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]Late autumn prompts some gardeners to put away their tools and stow any leftover, warm-weather enthusiasm for gardening until the first signs of spring appear, months from now, all because their home landscapes look somewhat sparse this time of year.

There's really nothing we can do to stop the fall of leaves that opens up voids in our gardens, but there are many things we can do to maintain eye appeal in the midst of barren beds and borders after we've cleared away messy debris.

First of all, we should do what we can to salvage stemmed seed heads favored by birds that visit our neighborhoods. Permanent residents and migrating species look for food on a daily basis and depend on bird-friendly sites.

If you don't like the ragged looks of summer and fall flowering species such as cone flowers (Echinacea), asters, and sunflowers as they fade and dry, then pull off their leaves and gather stems into an outdoor decorative pot or other container. Just be sure to place it close enough to a tree or shrub so birds can find cover easily.

For long-lasting winter interest, add a few eye-catching plants with high-profile branching patterns, beautiful bark or evergreen foliage.

If you think there's no available space in your landscape, the solution may be to replace a ho-hum plant that fails to appeal throughout the year.

Harry Lauder's walking stick (Corylus avellana Contorta) is a longtime favorite for attractive twisted branches exposed after leaves turn yellow and drop. Over time, it reaches 8 feet tall and about half as wide. Use it as an anchor at the end of a bed or in another prominent spot.

Paperbark maple (Acer griseum) and trident maple (A. buergeranum) are small trees with mahogany or tan peeling bark most easily appreciated in winter. Trident maple has the further advantage of being one of the least water-demanding among the species.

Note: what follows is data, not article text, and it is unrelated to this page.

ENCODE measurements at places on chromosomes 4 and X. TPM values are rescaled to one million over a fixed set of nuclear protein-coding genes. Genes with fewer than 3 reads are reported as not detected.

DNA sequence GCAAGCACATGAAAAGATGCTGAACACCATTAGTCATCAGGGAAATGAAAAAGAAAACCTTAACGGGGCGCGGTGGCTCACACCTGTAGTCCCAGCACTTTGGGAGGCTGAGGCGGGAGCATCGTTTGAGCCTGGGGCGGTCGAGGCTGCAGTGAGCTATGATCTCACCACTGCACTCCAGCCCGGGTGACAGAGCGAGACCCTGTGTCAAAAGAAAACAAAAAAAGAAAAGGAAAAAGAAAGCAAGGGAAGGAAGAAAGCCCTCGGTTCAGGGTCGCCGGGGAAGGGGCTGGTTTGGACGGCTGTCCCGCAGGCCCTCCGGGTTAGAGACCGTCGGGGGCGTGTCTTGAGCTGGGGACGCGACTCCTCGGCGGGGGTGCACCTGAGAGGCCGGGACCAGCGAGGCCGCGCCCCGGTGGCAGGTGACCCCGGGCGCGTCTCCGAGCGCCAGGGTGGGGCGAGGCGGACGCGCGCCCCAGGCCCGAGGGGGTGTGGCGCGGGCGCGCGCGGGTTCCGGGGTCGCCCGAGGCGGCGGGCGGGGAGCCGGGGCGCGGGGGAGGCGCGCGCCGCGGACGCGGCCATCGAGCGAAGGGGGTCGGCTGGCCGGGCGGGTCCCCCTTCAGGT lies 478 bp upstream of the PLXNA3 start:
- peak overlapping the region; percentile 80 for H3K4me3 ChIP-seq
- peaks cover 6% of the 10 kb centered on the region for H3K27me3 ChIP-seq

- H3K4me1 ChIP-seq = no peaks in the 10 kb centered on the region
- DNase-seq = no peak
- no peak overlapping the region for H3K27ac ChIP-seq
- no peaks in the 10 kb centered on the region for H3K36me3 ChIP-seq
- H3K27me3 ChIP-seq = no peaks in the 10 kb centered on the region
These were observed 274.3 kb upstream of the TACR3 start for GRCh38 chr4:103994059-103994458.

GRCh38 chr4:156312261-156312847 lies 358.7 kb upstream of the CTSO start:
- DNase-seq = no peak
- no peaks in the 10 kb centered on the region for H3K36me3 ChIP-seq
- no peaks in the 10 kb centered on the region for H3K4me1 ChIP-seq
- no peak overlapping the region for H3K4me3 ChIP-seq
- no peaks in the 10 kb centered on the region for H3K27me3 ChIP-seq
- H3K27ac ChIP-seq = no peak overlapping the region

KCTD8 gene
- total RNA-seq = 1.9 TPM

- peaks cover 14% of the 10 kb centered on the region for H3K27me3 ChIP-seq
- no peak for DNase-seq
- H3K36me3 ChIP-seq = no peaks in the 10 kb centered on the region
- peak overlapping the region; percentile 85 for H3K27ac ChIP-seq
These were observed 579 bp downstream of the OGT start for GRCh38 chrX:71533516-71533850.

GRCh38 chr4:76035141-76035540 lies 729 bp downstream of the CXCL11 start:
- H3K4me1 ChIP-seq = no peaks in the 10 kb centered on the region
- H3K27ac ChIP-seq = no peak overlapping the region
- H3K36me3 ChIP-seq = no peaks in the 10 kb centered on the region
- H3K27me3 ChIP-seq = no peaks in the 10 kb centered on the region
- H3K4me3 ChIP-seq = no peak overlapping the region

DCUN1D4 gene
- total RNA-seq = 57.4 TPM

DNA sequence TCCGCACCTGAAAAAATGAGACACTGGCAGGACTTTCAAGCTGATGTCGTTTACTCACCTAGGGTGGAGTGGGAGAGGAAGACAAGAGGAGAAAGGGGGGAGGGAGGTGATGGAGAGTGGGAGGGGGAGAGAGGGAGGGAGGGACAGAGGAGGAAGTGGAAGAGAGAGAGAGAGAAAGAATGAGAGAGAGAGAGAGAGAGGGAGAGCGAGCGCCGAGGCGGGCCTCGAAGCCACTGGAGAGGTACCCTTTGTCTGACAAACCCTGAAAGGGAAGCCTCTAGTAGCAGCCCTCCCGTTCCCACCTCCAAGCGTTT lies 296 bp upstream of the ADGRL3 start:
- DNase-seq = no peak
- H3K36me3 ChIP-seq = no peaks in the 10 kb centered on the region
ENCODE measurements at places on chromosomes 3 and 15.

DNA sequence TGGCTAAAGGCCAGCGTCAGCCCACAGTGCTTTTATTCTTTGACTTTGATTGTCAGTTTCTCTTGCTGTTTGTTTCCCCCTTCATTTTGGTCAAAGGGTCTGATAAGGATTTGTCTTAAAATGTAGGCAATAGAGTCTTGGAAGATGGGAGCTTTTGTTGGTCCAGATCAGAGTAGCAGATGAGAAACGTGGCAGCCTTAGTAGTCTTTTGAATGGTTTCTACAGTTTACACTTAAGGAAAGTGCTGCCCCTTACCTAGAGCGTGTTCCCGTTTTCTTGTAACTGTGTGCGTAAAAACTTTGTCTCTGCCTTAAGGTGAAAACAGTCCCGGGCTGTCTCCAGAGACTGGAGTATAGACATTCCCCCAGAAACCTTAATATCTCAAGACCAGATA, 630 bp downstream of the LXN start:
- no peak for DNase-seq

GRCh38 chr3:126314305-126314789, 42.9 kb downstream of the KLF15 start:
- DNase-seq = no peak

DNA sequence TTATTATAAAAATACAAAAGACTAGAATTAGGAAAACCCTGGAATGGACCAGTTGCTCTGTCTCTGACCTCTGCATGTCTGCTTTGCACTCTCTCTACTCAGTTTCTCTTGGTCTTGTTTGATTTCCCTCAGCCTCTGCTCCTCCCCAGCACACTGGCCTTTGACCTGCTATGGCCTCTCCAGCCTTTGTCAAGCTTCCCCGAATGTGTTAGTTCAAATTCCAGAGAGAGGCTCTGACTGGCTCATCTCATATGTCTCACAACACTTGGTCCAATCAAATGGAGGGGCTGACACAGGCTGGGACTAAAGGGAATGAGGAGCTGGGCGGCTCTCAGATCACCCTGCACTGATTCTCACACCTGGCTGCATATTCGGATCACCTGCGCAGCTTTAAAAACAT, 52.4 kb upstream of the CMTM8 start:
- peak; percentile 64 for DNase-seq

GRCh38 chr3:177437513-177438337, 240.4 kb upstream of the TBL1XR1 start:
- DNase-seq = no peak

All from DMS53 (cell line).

And crape myrtle (Lagerstroemia), always a West Coast favorite bloomer in summer and autumn, enchants in winter with showy, peeling bark and winsome tan-to-gray blotching on bare branches. Multi-stemmed selections provide the most interesting shapes.

Colorful conifers

<MC>If you'd rather have color light up your landscape during the rainy months, consider the many hues of evergreen conifers.

Dwarf firs (Picea), false cypress and cedars (Chamaecyparis and Cedrus), cypress (Cupressus), spruces (Picea), junipers and pines all come in beautiful colors ranging from yellow and gold, blues and grays to bronzy red and many shades of green.

Cultivars may have weeping branches or twisted stems, form broad hummocks or rigid spires, or feature unusual cones.

Few dwarf forms, of which there are many selections, are routinely stocked locally and must be special ordered, though Pond and Garden Nursery on Stony Point Road in Cotati is always a good source.

[SUBHEAD_RAG_]<IP0>Tempting perennials

<MC>Phormiums, sometimes called New Zealand flax, are among the showiest evergreen perennials. Numerous cultivars have beautiful yellow, orange, red, and bronze variegations on swordlike leaves that grow stiffly upright or arch gracefully.

Gardeners should always be wary of these plants before purchasing them, however. It's always prudent to note the mature size. Phormium tenax can reach 10 feet tall and as wide. Once mature, it takes a herculean effort to remove.

Even named cultivars carrying tags that predict a 3-foot height have been known to reach 6 feet. But many do maintain a manageable size and contribute good form and riveting color to the garden every season of the year.

Shear pleasure

<MC>Adding evergreen plants that respond to clipping and shaping is another way to introduce continuous greenery that also adds structure to the garden.

Hedges of any size or shape are dependable features, but to make sheared shrubs truly eye-catching, introduce a geometric shape that draws attention away from unadorned, dormant areas of the garden.

Pre-trained spirals are readily available at most nurseries as are naturally formed globes and cones, but if you want to wield pruning shears yourself, these and other shapes are not difficult to create from many evergreen species.

Small leaves on boxwood (Buxus), grayish green santolina and bush germander (Teucrium fruiticans) or smaller dark green T. x lucidrys, and green or variegated myrtle (Myrtus) are excellent subjects that thrive in all of our microclimates.

Rosemary McCreary, a Sonoma County gardener, gardening teacher and author, writes the monthly Homegrown column for The Press Democrat. Write to her at P.O. Box 910, Santa Rosa, 95402; or send fax to 664-9476.